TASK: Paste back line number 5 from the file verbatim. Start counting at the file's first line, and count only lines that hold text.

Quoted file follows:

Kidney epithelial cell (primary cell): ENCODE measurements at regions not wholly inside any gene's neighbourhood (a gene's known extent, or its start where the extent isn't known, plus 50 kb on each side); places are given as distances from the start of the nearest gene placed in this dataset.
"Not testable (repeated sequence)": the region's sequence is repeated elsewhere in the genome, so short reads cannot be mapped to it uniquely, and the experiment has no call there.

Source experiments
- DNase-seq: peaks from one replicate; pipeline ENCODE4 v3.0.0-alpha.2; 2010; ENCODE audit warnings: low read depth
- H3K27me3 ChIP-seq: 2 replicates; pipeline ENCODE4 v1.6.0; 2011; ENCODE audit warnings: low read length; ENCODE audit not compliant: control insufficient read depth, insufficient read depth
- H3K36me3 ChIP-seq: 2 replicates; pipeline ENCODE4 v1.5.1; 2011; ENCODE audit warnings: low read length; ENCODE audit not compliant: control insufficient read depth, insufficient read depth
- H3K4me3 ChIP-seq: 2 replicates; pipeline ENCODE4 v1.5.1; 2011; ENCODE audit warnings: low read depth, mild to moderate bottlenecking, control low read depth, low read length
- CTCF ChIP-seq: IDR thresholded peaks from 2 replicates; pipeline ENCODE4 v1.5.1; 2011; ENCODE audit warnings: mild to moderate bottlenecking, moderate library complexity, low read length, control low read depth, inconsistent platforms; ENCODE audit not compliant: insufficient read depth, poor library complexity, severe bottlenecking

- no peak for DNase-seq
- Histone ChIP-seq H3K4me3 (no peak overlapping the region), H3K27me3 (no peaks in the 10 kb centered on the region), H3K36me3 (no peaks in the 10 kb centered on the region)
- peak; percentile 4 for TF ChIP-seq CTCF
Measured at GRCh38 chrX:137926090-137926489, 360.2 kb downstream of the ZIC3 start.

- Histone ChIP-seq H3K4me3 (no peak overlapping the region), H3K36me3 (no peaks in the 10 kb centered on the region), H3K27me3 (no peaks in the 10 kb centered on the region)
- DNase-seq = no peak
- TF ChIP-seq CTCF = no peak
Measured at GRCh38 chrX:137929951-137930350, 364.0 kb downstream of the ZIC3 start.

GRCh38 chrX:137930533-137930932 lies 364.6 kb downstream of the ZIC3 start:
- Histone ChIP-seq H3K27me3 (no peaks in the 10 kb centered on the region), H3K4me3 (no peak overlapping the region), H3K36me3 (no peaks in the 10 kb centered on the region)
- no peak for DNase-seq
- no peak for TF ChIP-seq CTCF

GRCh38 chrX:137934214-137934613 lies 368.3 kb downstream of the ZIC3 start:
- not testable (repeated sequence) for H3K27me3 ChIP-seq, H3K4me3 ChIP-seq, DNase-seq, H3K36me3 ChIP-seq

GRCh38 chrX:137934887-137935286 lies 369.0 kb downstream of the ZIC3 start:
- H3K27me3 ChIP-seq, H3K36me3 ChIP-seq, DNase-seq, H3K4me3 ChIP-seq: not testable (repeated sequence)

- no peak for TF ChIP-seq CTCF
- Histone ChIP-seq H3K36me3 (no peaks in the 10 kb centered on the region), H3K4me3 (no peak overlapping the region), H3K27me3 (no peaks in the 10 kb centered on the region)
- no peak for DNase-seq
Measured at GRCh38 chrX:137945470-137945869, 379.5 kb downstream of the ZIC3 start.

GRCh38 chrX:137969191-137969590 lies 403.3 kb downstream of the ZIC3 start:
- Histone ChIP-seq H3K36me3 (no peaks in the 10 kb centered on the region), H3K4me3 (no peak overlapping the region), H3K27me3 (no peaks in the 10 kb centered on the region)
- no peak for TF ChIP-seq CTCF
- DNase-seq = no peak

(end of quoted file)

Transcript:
- H3K27me3 ChIP-seq: 2 replicates; pipeline ENCODE4 v1.6.0; 2011; ENCODE audit warnings: low read length; ENCODE audit not compliant: control insufficient read depth, insufficient read depth